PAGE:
Tapa Thursdays: La Dalia

I have the secret to getting a table at some of Seville’s hottest dining spots.

Go during a big football match. Really.

I have to admit that I was a bit disheartened when I wound up at La Dalia at 10pm midweek. There was no buzzing chatter or the cacophony of cutlery banging against plates. In fact, the only other people in the restaurant were the two members of the wait staff.

But at least I got a table right away.

La Dalia has received pretty good reviews of late, as the small bar is close to the Alameda and is yet another gastro pub offering spins on Spanish favorites. What I liked about the menu is that it (mostly) strayed from typical offerings in fusion and gastro places – no risotto here, but wild boar, an offering of cheeses and baked fish fashioned with chutneys and beans.

By the time H showed up, I was pretty decided on the few dishes I’d like to try, though many didn’t come in tapas form. We settled on duck and apple croquetas, morcilla de arroz with pisto and a fried quail egg, and a mini ox hamburger with foie gras for each of us, plus our requisite beers.

The croquetas and morcilla came first, and I was already making a mental note to come back and try more. But the hamburgerseso, sí, a gastrobar staple, was topped with cheddar cheese, which effectively killed the flavor of a well-cooked meat.

In lieu of one last tapa, we decided on dessert. In hindsight, we should have chosen another dish. The apple pie was doused in strawberry sauce, which cut the entire flavor of the apple and cake, and the brownie was dry. 

La Dalia wasn’t a total washout, but I won’t be running back there any time soon. I didn’t think the staff was especially friendly, either, but they could have just been bummed that they were missing the big game.

Los detalles: Calle Trajano, 44, right off the Alameda. Tuesday to Saturday 1:30 to 4:00 and 9:00 to 11:30. Closed Sunday and Monday dinner.

Tapa Thursdays: Banderillas

Just as soon as it came, spring has left.

In other words, it’s already too hot to sleep.

My diet changes with the weather – just as soon as I’ve put away my heavy sweater, I stop eating lentejas. With my summer wardrobe comes gazpacho, salad, caracoles, fried fish and banderillas with my beer.

Where it comes from:

What it is: A banderillas is a snack that takes its name from the barbed sticks used in bullfighting (and, according to Google images, also the name of corn dogs). Pickled vegetables are stuck onto toothpicks and eaten in one bite. These vegetables can include gherkin pickles, red peppers, cebolletas, guindilla peppers and olives, and sometimes include anchovies or even chunks of cheese, depending on preferences.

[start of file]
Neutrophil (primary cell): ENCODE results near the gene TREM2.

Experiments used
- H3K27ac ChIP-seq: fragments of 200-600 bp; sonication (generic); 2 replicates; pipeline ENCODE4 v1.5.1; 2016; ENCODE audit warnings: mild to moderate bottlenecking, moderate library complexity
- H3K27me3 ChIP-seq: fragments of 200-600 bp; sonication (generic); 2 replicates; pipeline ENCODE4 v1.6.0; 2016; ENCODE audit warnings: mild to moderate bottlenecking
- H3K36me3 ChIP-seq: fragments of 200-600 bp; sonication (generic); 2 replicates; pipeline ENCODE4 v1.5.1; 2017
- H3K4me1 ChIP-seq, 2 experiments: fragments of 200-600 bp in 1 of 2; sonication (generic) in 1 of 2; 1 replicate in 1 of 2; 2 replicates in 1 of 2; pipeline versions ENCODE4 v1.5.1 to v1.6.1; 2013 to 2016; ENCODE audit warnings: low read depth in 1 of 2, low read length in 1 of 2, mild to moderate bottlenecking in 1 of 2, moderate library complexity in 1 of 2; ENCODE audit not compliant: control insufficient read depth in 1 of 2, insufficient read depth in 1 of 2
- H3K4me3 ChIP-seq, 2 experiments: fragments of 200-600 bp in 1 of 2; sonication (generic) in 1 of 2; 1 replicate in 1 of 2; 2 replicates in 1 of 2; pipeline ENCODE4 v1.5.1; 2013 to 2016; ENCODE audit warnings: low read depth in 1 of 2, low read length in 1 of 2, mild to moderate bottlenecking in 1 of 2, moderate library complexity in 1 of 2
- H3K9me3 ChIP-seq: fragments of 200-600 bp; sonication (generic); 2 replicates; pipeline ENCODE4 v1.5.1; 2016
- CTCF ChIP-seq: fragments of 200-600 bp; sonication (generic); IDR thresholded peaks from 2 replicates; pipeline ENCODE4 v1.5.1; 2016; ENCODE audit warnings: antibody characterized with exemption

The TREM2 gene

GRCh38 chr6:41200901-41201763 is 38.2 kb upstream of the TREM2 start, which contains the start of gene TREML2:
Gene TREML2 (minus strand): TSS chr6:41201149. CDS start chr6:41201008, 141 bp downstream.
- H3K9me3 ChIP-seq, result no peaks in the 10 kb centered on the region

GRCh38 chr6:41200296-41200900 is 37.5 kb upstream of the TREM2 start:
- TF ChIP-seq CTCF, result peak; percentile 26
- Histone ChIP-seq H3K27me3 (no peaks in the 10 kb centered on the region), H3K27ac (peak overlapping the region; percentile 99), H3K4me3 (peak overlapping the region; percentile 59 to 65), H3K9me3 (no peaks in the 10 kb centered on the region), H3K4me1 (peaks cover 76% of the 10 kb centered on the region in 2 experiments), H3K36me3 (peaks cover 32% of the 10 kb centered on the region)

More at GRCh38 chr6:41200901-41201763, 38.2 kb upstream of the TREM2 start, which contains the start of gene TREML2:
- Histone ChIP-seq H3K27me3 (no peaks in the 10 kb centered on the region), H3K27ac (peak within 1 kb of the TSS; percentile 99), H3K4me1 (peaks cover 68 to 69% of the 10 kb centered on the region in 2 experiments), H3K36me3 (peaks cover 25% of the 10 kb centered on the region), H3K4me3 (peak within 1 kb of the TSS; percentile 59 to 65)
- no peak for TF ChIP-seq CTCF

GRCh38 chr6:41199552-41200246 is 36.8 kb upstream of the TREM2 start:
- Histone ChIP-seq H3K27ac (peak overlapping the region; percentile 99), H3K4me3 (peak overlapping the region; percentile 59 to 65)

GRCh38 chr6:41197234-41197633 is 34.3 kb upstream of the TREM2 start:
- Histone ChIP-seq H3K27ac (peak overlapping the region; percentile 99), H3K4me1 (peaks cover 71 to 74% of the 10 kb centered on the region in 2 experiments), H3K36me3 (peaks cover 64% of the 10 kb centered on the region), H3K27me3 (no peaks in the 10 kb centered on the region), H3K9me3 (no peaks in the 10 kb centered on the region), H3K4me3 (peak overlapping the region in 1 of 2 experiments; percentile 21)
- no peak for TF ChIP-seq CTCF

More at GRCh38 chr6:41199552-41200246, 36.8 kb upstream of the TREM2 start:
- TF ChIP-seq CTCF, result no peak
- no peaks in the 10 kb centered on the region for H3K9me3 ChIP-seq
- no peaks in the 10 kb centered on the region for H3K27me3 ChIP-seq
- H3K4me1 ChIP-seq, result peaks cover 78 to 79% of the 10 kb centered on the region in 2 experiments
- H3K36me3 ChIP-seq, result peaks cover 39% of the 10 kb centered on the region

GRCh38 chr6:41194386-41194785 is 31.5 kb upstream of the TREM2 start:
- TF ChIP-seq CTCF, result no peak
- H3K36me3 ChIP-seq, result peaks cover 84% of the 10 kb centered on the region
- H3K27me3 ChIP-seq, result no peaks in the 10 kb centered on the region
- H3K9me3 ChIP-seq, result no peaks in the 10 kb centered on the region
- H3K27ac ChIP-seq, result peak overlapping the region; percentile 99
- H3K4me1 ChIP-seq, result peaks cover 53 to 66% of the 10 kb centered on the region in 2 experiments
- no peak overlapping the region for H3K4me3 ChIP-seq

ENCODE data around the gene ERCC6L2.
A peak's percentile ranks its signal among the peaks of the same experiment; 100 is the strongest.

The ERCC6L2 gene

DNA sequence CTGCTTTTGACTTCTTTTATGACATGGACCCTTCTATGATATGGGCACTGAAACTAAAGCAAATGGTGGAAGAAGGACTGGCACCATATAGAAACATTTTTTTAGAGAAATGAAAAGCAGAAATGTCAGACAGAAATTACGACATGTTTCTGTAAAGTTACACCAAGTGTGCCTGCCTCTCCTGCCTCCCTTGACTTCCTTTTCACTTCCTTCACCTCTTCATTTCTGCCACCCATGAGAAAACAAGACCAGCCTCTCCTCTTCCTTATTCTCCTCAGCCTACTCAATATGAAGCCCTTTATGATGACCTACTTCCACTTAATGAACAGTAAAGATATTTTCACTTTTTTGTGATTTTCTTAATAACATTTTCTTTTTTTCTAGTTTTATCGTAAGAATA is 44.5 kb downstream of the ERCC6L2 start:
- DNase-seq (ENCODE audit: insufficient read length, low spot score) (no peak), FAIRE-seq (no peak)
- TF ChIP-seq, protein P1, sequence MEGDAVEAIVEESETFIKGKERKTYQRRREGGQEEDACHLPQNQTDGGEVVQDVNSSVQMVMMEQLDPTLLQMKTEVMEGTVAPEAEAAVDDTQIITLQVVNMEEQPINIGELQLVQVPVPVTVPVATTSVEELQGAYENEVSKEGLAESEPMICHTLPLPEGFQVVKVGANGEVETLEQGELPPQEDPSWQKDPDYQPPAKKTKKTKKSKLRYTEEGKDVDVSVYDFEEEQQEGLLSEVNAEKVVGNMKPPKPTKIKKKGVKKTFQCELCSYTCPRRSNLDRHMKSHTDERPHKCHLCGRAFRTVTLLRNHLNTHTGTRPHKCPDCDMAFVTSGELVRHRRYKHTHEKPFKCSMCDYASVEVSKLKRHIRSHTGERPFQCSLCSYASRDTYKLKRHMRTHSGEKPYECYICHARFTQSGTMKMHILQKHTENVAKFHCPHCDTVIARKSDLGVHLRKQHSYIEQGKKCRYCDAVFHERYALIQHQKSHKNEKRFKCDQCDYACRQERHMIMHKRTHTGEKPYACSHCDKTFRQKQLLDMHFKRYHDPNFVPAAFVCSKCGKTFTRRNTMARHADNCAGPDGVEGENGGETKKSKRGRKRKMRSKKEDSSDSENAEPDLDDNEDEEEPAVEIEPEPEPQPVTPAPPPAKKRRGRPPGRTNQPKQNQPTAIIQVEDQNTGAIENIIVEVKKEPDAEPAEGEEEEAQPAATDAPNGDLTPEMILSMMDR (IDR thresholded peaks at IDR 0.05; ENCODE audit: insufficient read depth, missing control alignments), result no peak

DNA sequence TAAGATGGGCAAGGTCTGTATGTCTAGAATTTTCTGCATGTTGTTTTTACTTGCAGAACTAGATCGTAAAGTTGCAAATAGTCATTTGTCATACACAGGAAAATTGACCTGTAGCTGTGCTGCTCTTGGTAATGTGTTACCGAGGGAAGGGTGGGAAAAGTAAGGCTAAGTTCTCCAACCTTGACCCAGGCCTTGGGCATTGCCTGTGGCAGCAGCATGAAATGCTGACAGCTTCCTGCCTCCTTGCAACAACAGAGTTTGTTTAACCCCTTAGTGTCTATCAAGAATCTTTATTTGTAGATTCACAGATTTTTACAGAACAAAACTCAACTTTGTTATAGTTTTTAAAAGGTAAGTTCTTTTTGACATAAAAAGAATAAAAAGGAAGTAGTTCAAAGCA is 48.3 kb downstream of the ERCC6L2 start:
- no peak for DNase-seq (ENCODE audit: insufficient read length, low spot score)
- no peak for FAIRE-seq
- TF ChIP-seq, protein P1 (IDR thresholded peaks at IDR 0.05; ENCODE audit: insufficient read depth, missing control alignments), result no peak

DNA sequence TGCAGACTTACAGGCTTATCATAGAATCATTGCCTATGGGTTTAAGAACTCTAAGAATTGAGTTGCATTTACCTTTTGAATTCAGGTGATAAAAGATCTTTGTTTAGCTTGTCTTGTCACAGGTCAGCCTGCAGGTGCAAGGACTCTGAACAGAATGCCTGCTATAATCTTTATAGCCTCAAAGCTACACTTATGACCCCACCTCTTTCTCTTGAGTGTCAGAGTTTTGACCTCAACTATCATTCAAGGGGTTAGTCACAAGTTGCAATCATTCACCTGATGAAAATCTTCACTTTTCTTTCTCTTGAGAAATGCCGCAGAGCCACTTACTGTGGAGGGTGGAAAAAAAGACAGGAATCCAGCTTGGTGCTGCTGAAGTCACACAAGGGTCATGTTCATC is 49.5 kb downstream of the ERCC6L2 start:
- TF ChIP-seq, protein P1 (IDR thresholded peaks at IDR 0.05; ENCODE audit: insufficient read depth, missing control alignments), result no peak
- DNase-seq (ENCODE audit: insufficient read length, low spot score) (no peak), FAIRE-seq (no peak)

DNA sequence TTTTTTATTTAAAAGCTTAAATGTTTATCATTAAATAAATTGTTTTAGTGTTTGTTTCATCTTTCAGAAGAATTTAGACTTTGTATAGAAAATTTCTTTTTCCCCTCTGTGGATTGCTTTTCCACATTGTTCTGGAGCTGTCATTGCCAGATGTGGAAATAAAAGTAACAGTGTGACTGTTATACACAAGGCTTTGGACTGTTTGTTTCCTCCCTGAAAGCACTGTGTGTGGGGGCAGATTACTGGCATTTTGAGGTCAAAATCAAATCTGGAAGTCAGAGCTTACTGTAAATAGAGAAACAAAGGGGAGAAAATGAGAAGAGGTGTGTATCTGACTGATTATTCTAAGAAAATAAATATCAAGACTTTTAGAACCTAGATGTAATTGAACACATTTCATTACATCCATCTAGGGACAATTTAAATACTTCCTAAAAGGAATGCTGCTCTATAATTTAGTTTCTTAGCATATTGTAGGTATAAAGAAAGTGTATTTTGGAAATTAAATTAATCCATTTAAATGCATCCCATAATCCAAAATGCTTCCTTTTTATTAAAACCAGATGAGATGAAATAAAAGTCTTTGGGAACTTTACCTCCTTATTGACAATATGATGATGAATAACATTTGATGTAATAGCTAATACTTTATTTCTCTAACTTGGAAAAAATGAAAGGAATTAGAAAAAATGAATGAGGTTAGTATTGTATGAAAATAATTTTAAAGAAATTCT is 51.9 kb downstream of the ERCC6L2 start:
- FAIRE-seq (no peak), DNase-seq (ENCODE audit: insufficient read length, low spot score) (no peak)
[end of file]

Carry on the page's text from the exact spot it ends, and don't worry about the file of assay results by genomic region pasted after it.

Goes great with: Beer and a warm, sunny day! Just don’t drink them with wine – the banderillas are briny with a kick from the pepper and therefore kill the taste of a robust tinto.

Where to get them in Seville: The banderilla is great for parties, and you can buy pre-made jars at the supermarket or make them yourself at home. As something to matar el hambre after work, I’ll grab a tapa from La Melva (Cardenal Ilundain and Manuel Siurot) or any other old man bar.

What are your favorite bar snacks? Do you like banderillas?

Tapa Thursdays: Sol y Sombra

Some places have now become tradition with me and the Novio when we have guests – everyone from a sorority sister and her husband to my own mother have had lunch in Sol y Sombra, a restaurant in the northern end of Triana.

The dimly-lit bar is remniscent of establishments from ages past – yellowing, cracked century-old bullfighting posters, a menu written by hand on the wall, dusty wine and brandy bottles resting under them. Those thin napkins that don’t lap up anything aren’t found – instead, you wipe your hands with rolls of toilet paper.

And there’s ham.

Like, dozens of hams hanging right over your head with little plastic cups for catching the sticky fat that rolls off the meat as it matures.